Yao et al. (2021) found that “the main MRI features of asymptomatic amateur marathon runners are bone marrow edema-like signal intensity, peritendinous effusion, and partial lateral collateral ligament injury.”

The bone oedema most commonly affects the Talus and Calcaneus and was also seen in distal Tibia and Navicular.

These reactive bone findings can be seen as the light grey patchy changes within the bone, indicated with arrows in the image.

Will running or exercising before an MRI make bone oedema worse?

It’s one of my favourite questions from eager running clients: “Should I go for a run before my MRI so the injury shows up on the scan?”

It’s obviously intended to be a helpful suggestion but it raises the issue, just how much acute change is there in a bone reaction after going for a run.

Zhang et al. (2021) looked at knee MRI findings in asymptomatic marathon runners before and after running a half marathon (~21km).

“The total incidence of bone marrow edema-like signal in amateur marathon group was 62%”, further highlighting the prevalence of bone oedema in runners without any symptoms.

Interestingly, of the 31 runners in the study with bone oedema before running the half marathon, “3 subjects showed new lesions, 8 subjects showed progression and 4 subjects showed decreased signal”.

So it seems that running a significant distance affects bone oedema findings but not with any consistency. Some reactions got worse but some actually improved after the run.

So our advice to runners should probably be along the lines of “running before a scan is unlikely to make a difference, other than leaving the MRI plinth sweaty and bothering the radiographer. Skip the run and turn up fresh.”

How should you treat bone oedema?

If there is a risk of fracture, either from a grade 3 bone stress reaction (BSI) or a pathological process causing bone insufficiency, you MUST decrease loading to a safe level.

That may not mean an absence of loading (walking around on a grade 3 BSI is very unlikely to make it worse) but it should be at a level so that the risk of progression to fracture is very low.

If the bone oedema is affecting a joint and causing an intraarticular effusion, you need to reduce the level and type of loading to minimise the post-exercise accumulation of fluid in the joint. That might involve more stable exercises (double leg, holding on to support), reduced weight (PWB or without additional weights) or reduced volume.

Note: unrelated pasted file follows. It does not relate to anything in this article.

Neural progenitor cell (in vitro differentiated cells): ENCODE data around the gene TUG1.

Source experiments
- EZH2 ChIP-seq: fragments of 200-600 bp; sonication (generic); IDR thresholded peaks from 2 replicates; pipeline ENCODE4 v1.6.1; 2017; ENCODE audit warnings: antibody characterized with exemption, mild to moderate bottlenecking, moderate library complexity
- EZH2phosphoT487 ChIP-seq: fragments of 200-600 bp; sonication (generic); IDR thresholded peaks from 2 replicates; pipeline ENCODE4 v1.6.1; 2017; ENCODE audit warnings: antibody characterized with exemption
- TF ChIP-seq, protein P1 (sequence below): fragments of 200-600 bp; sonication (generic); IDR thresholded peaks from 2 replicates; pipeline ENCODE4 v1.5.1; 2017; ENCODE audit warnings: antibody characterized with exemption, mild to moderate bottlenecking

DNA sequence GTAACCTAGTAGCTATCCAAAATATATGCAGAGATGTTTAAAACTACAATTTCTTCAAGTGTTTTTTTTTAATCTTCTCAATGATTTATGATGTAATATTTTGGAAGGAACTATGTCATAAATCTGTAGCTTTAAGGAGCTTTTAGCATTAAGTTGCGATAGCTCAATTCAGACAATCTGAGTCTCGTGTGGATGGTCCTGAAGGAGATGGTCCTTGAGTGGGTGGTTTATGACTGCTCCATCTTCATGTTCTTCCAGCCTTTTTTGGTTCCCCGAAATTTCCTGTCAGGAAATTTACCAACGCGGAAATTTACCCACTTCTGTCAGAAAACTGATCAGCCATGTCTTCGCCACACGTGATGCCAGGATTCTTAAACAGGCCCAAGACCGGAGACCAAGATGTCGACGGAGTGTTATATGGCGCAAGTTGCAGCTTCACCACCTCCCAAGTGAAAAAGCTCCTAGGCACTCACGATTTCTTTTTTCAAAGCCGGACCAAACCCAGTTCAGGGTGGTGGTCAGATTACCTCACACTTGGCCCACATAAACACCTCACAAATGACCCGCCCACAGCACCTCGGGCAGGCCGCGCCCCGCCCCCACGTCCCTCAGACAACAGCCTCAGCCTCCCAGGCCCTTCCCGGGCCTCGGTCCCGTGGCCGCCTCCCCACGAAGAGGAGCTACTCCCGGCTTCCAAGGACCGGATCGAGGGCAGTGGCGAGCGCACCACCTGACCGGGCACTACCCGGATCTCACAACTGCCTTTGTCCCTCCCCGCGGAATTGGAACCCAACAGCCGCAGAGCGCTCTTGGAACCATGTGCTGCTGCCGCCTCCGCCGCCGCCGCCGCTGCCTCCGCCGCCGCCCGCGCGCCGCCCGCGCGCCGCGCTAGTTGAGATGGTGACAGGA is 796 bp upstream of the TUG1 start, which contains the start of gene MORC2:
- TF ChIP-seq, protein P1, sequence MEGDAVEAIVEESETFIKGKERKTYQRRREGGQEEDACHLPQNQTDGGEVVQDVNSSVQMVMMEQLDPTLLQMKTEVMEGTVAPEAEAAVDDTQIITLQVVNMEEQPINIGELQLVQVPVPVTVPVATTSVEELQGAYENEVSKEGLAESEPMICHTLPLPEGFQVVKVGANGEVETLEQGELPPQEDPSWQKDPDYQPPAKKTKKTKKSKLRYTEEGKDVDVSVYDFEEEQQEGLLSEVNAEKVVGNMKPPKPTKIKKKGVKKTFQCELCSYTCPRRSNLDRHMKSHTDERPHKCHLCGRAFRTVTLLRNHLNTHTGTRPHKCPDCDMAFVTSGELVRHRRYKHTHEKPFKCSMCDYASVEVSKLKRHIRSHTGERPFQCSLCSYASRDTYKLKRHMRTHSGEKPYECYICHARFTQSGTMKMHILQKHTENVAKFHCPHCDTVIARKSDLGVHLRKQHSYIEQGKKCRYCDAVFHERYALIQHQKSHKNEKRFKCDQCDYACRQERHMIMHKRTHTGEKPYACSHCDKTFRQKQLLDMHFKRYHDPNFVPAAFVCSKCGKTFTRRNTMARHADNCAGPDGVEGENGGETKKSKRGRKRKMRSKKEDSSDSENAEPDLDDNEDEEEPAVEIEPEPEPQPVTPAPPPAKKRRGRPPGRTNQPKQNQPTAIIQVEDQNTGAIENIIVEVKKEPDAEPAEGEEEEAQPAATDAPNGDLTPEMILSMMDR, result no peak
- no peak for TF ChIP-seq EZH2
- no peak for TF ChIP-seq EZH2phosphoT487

If the oedema is affecting a joint surface and causing symptoms, you can often alter the range of motion of the exercise to avoid pressure on the affected area. This may mean switching from a squat or sit-to-stand exercise to an isometric squat.

If you need to significantly reduce loading to NWB or as little as possible, you can still prescribe strength exercises as it’s helpful in reinjury prevention and to shorten recovery times post-injury. See this post on exercises in a boot for some helpful suggestions.

If the bone reaction is due to a pathology, such as Primary Lymphoma of Bone (PLB), the weight-bearing status is usually guided by the Oncology team and will vary over time depending on the extent of the condition and current treatment regime (eg. Radiotherapy).

For lower grades of exercise-related bone marrow oedema, don’t stop them exercising completely. Feeling the symptoms during exercise isn’t necessarily a bad thing.

They can continue to train, adjusting their level of exercise intensity and volume to fit the following criteria:

  • The duration and intensity of pain during and after exercise must not be getting worse from one day to the next
  • The pain during exercise should not be escalating throughout the session
  • The pain should not alter their technique

With controlled adjustments to their training load each week, they can usually continue to exercise at a reduced level and gradually return to normal loading. Just avoid big increments in training volume and overly optimistic reporting of symptoms from eager clients.

Can medication help with bone oedema?

Anti-inflammatory medication (particularly NSAIDs) can be both helpful and a big risk – definitely treat their use with significant caution and if in doubt, avoid using them.

NSAIDs can help by substantially reducing symptoms from bone oedema to allow for better technique and comfort. They can also reduce post-exercise joint effusions to minimise the fall out from an exercise session.

But, and it’s a big BUT, they can mask the symptoms of bone stress that we rely on to control the volume and intensity of exercise. That increases the risk of a worsening BSI going undetected and progressing towards a fracture.

There’s also recent evidence that NSAIDs may inhibit bone remodelling in a clinically significant way, but that research hasn’t provided a complete picture yet (from histology to RCTs and clinical applications) so just “watch this space” over the next few years.

The take home message here is to try and avoid recommending NSAIDs unless they’re absolutely necessary.

If you must use them to get started with a program (such as after an ankle inversion injury), reduce the loading to a level that you feel is not reliant on symptoms to monitor for aggravation.

If you’re using them for post-exercise joint effusion, take them after the session so you can still monitor symptoms during exercise.